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Komodo dragon, the worlds largest lizard, grows to 10 feet (3m) and over 500 pounds.  They have an acute sense of smell and are notorious meat-eaters.  The saliva of the Komodo dragon is deadly, an adaptation to help it more quickly consume its prey, Varanus komodoensis Komodo dragon, the worlds largest lizard, grows to 10 feet (3m) and over 500 pounds.  They have an acute sense of smell and are notorious meat-eaters.  The saliva of the Komodo dragon is deadly, an adaptation to help it more quickly consume its prey, Varanus komodoensis Komodo dragon, the worlds largest lizard, grows to 10 feet (3m) and over 500 pounds.  They have an acute sense of smell and are notorious meat-eaters.  The saliva of the Komodo dragon is deadly, an adaptation to help it more quickly consume its prey, Varanus komodoensis
Komodo dragon, the worlds largest lizard, grows to 10 feet (3m) and over 500 pounds. They have an acute sense of smell and are notorious meat-eaters. The saliva of the Komodo dragon is deadly, an adaptation to help it more quickly consume its prey.
Image ID: 12821  
Species: Komodo dragon, Varanus komodoensis
 
Komodo dragon, the worlds largest lizard, grows to 10 feet (3m) and over 500 pounds. They have an acute sense of smell and are notorious meat-eaters. The saliva of the Komodo dragon is deadly, an adaptation to help it more quickly consume its prey.
Image ID: 12822  
Species: Komodo dragon, Varanus komodoensis
 
Komodo dragon, the worlds largest lizard, grows to 10 feet (3m) and over 500 pounds. They have an acute sense of smell and are notorious meat-eaters. The saliva of the Komodo dragon is deadly, an adaptation to help it more quickly consume its prey.
Image ID: 12823  
Species: Komodo dragon, Varanus komodoensis
 
Red-bellied piranha.  The piranhas teeth are so sharp that Amazonian Indians use them as knives.  Each tooth has sawlike edges that allow the fish to slice through prey.  The teeth are continually replaced throughout the piranhas life.  Piranhas are illegal to import, sell or own in California, Pygocentrus nattereri Red-bellied piranha.  The piranhas teeth are so sharp that Amazonian Indians use them as knives.  Each tooth has sawlike edges that allow the fish to slice through prey.  The teeth are continually replaced throughout the piranhas life.  Piranhas are illegal to import, sell or own in California, Pygocentrus nattereri Red-bellied piranha.  The piranhas teeth are so sharp that Amazonian Indians use them as knives.  Each tooth has sawlike edges that allow the fish to slice through prey.  The teeth are continually replaced throughout the piranhas life.  Piranhas are illegal to import, sell or own in California, Pygocentrus nattereri
Red-bellied piranha. The piranhas teeth are so sharp that Amazonian Indians use them as knives. Each tooth has sawlike edges that allow the fish to slice through prey. The teeth are continually replaced throughout the piranhas life. Piranhas are illegal to import, sell or own in California.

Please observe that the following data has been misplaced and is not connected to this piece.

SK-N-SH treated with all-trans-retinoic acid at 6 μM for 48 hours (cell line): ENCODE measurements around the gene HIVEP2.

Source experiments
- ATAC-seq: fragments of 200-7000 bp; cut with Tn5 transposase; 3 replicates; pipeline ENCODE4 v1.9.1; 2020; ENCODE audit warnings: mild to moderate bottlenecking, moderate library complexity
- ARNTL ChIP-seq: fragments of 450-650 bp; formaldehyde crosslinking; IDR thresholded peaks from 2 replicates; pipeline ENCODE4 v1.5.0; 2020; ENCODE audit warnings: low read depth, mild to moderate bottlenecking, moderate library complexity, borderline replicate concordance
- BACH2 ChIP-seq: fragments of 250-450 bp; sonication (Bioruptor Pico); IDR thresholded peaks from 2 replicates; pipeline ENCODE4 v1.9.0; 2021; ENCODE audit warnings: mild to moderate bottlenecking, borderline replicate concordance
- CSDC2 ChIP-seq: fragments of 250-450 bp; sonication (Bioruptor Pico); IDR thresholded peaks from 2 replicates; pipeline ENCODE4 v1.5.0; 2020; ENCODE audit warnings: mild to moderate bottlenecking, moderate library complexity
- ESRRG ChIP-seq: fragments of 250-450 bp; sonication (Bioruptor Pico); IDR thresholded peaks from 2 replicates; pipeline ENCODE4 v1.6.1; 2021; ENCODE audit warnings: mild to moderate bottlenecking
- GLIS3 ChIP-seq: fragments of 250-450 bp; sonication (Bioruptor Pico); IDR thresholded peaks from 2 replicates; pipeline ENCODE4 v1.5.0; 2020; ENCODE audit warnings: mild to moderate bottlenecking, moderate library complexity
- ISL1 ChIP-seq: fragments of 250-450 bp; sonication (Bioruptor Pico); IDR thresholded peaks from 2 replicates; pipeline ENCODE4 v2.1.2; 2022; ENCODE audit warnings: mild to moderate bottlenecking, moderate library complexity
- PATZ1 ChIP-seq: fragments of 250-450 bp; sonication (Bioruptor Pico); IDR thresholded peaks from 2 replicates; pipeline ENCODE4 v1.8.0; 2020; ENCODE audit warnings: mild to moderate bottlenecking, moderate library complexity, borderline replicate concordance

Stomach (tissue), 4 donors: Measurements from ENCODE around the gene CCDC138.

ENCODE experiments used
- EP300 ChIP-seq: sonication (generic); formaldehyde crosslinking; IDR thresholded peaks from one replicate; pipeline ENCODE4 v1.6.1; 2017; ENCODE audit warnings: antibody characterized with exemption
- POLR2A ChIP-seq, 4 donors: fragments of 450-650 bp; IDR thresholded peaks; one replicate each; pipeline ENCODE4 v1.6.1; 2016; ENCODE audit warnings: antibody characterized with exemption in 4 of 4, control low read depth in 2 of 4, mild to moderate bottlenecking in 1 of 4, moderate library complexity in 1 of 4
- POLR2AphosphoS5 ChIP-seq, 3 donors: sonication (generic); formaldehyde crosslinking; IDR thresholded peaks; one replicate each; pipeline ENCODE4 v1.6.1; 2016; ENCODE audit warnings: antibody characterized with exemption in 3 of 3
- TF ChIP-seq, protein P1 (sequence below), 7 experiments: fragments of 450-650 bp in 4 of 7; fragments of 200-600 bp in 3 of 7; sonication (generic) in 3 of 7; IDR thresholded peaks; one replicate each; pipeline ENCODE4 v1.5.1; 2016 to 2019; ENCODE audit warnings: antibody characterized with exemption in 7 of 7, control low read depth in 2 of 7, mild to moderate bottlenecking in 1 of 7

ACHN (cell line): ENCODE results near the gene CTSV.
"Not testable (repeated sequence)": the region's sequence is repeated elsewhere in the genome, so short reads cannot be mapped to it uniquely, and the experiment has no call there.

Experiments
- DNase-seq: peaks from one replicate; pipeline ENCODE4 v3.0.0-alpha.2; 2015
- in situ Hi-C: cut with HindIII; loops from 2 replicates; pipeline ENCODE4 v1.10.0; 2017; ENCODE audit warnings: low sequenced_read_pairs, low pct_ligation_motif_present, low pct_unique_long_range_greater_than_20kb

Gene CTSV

Image ID: 13956  
Species: Red piranha, Pygocentrus nattereri
 
Red-bellied piranha. The piranhas teeth are so sharp that Amazonian Indians use them as knives. Each tooth has sawlike edges that allow the fish to slice through prey. The teeth are continually replaced throughout the piranhas life. Piranhas are illegal to import, sell or own in California.
Image ID: 13957  
Species: Red piranha, Pygocentrus nattereri
 
Red-bellied piranha. The piranhas teeth are so sharp that Amazonian Indians use them as knives. Each tooth has sawlike edges that allow the fish to slice through prey. The teeth are continually replaced throughout the piranhas life. Piranhas are illegal to import, sell or own in California.
Image ID: 13958  
Species: Red piranha, Pygocentrus nattereri
 
Red-bellied piranha.  The piranhas teeth are so sharp that Amazonian Indians use them as knives.  Each tooth has sawlike edges that allow the fish to slice through prey.  The teeth are continually replaced throughout the piranhas life.  Piranhas are illegal to import, sell or own in California, Pygocentrus nattereri Red-bellied piranha.  The piranhas teeth are so sharp that Amazonian Indians use them as knives.  Each tooth has sawlike edges that allow the fish to slice through prey.  The teeth are continually replaced throughout the piranhas life.  Piranhas are illegal to import, sell or own in California, Pygocentrus nattereri Red-bellied piranha.  The piranhas teeth are so sharp that Amazonian Indians use them as knives.  Each tooth has sawlike edges that allow the fish to slice through prey.  The teeth are continually replaced throughout the piranhas life.  Piranhas are illegal to import, sell or own in California, Pygocentrus nattereri